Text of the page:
Depending on which set of statistics you choose to accept, startups fail at a rate of anywhere from 35% to 95%. Tom Eisenmann, Harvard professor and author of the book “Why Startups Fail: A New Roadmap for Entrepreneurial Success,” puts the number at two-thirds. One of the reasons he cites for this is poor money management after “false starts,” where proper research wasn’t done before a product launch. In this article, we’ll break that down even further.
Here are some of the most common money management mistakes small businesses owners make, and how you can avoid them.
1. Not keeping personal and business finances separate
Small business owners often invest their own funds to “get started.” That’s okay, but the amount you risk should be finite. Use your initial investment to open a business checking account to separate personal and business finances. Mixing the two can lead to problems with tax filings and put your personal assets at risk if your business fails. It’s also a good idea to set up an LLC or C-Corp and invest in some decent accounting software. It will more than pay for itself.
How to choose the right business checking account
Business checking accounts come in many shapes and sizes. Accounts with high-yield interest are attractive because you don’t need to move money back and forth between checking and savings. Online-only accounts are convenient and prevent you from going to the bank to make cash withdrawals. Simple, straightforward fee structures are easier to budget for.
2. Not planning ahead for taxes
This is a very common mistake with startups. Tax liabilities go to the bottom of the priority list far too often, when they should be close to the top. Failing to pay your taxes on time (or at all) can result in fines, penalties, and even asset seizures in extreme circumstances. You could also miss out on industry tax incentives or stimulus payments during national emergencies (like pandemics).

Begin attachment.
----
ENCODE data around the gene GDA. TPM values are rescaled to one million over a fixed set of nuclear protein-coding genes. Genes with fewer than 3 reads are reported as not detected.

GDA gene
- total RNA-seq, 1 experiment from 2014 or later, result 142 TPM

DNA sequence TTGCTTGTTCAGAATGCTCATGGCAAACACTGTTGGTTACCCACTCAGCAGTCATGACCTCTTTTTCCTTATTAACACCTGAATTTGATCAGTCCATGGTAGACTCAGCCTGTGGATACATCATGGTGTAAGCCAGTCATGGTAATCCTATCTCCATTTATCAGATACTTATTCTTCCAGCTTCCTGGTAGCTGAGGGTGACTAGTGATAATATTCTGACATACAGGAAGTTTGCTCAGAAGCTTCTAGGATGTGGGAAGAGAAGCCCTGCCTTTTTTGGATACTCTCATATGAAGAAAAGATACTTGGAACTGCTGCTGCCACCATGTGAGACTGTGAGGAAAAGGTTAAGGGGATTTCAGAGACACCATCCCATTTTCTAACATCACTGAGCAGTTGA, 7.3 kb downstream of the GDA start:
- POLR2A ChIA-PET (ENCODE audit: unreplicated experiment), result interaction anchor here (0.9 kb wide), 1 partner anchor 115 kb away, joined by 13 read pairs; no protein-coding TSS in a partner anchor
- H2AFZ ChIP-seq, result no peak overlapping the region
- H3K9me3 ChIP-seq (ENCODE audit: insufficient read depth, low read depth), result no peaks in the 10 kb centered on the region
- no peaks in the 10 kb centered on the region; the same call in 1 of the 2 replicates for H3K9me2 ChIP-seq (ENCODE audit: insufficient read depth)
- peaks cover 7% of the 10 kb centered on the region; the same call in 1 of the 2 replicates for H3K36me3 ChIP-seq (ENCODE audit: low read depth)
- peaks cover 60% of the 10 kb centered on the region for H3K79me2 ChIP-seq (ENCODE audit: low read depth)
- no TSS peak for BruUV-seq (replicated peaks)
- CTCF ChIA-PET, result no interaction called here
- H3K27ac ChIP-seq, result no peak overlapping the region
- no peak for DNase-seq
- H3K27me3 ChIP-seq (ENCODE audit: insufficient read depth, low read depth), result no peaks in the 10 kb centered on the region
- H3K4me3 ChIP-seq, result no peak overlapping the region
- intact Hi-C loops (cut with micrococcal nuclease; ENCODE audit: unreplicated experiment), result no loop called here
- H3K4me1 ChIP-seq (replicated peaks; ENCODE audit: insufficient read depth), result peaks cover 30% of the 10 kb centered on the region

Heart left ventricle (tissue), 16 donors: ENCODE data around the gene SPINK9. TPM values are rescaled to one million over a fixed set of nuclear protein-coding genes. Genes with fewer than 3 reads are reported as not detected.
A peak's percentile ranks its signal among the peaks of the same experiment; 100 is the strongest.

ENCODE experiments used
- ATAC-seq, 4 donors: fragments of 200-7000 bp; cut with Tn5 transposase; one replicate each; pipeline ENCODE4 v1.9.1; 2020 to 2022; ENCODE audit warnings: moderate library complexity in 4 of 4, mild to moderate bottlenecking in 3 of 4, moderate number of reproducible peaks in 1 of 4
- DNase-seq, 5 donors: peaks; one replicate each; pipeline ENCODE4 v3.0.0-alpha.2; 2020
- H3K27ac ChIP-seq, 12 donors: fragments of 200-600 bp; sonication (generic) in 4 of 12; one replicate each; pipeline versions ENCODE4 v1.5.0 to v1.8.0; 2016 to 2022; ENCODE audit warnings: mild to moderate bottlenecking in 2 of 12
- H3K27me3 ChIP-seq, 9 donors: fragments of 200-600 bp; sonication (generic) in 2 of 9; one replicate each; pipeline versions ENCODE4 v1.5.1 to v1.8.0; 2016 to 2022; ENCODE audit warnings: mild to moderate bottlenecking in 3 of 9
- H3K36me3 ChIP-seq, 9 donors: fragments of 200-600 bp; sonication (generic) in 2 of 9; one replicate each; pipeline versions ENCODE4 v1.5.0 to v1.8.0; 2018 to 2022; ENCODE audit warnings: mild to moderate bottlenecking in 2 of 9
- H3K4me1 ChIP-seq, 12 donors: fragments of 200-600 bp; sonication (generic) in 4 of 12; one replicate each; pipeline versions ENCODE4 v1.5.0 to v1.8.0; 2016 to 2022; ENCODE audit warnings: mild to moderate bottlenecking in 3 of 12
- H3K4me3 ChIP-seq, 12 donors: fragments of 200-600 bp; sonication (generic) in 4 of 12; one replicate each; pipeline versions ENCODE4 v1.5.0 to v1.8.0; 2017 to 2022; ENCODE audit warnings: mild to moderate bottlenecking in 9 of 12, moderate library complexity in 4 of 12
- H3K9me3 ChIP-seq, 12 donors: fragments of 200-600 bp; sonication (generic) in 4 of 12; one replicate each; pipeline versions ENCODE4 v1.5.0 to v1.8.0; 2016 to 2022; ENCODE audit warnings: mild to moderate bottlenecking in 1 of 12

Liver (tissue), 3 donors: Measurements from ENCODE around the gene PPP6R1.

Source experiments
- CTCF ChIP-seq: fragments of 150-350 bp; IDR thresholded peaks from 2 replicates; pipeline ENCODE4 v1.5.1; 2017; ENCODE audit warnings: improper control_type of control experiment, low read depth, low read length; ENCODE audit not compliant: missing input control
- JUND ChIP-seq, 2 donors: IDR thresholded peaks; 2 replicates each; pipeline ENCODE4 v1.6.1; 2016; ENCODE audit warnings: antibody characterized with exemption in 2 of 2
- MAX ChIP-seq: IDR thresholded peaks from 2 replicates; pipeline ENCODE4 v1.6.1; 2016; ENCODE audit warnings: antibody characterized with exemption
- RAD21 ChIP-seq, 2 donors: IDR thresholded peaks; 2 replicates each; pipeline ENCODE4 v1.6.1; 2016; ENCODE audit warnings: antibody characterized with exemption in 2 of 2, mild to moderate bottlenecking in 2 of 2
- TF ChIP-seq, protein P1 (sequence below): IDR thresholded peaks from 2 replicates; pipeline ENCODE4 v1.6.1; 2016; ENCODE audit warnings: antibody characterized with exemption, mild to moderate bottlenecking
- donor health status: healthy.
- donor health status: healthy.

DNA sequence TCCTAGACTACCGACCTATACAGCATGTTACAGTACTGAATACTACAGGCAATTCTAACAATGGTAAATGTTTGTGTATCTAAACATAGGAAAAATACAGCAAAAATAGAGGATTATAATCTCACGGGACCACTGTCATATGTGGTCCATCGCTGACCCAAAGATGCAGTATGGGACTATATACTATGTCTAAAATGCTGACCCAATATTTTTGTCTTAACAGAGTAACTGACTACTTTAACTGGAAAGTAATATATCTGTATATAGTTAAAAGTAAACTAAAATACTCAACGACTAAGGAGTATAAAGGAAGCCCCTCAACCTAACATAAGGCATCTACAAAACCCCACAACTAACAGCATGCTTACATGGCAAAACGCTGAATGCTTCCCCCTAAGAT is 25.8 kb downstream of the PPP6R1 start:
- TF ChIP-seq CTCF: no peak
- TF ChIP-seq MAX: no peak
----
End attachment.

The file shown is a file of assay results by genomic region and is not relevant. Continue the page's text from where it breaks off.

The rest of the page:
How to budget for tax liability
Hiring an accountant to handle your tax filings and quarterly deposits might be the wisest decision you make as a business owner. Your bank may also let you open sub-accounts to put aside a percentage of revenue to pay taxes. These actions can be combined with a quarterly budget review to ensure that you meet tax liabilities when they’re due.
3. Not taking on debt proactively
There’s nothing wrong with taking on debt, particularly in situations when it can help your business grow. Examples of this include adding inventory or staff for a busy season or building an emergency fund to prepare for a down period. The mistake is not the debt itself––it’s when and how you use the funds. Make sure there’s a plan in place before applying for a loan or line of credit.
How a line of credit can help your small business
A business line of credit can provide flexible cash flow when you need it. Unlike a small business loan, which is borrowing a lump sum of money, a business line of credit allows you to take only what you need at that time and go back to the well when more funds are required. This type of debt financing can help cover unexpected bills or invoicing gaps, plus fund expansion projects.
4. Not having business insurance
There are few things in life more frustrating than building a business just to lose it all in an uninsured event like a natural disaster or data breach. Make business insurance a priority and don’t hold back on adding riders for even the most unlikely scenarios. It’s important to find the right policy to protect your business from major financial risk in all areas.
How to find the right business insurance policy
If you live in a flood zone, you need flood insurance. Tech companies want data breaches covered. Businesses that own property should have fire, theft, and liability insurance. It’s best to discuss these options with a licensed insurance agent, preferably one who has worked with other companies like yours. Insurance is a complicated subject matter––get some expert advice.
5. Not setting prices high enough
This is one of the topics covered by Tom Eisenmann in his book about why startups fail. It’s a mistake to set a price point without doing proper market research on consumer demand and competitors. A low price could compress your profit margins and make it hard to manage cash flow. A high price could scare away consumers. The right price could be your key to success.
How to set your prices effectively
The good news about prices is that you can always change them. We’re living in an economy where materials and supply costs have been going up. Your company needs to account for those, so you may need to raise prices to combat inflation. Consumers expect this, and competitor pricing is already going up. Do your market research, cover your costs, and make sure your margins are high enough to turn a profit. Some simple math and an adaptable mindset can help get your business through tough economic situations.